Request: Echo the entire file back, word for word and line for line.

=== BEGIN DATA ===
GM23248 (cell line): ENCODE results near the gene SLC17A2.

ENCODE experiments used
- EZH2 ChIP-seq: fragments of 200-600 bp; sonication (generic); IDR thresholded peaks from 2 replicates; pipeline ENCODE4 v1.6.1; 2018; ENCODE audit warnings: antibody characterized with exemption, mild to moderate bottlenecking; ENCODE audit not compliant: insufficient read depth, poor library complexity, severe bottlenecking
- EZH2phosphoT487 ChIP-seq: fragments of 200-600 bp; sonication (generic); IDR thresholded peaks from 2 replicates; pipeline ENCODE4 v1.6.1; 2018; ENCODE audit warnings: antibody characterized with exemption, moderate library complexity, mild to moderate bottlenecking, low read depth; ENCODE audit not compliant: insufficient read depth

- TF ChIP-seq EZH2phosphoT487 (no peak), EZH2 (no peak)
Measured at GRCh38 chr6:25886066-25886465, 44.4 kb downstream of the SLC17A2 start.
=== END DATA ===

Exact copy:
GM23248 (cell line): ENCODE results near the gene SLC17A2.

ENCODE experiments used
- EZH2 ChIP-seq: fragments of 200-600 bp; sonication (generic); IDR thresholded peaks from 2 replicates; pipeline ENCODE4 v1.6.1; 2018; ENCODE audit warnings: antibody characterized with exemption, mild to moderate bottlenecking; ENCODE audit not compliant: insufficient read depth, poor library complexity, severe bottlenecking
- EZH2phosphoT487 ChIP-seq: fragments of 200-600 bp; sonication (generic); IDR thresholded peaks from 2 replicates; pipeline ENCODE4 v1.6.1; 2018; ENCODE audit warnings: antibody characterized with exemption, moderate library complexity, mild to moderate bottlenecking, low read depth; ENCODE audit not compliant: insufficient read depth

- TF ChIP-seq EZH2phosphoT487 (no peak), EZH2 (no peak)
Measured at GRCh38 chr6:25886066-25886465, 44.4 kb downstream of the SLC17A2 start.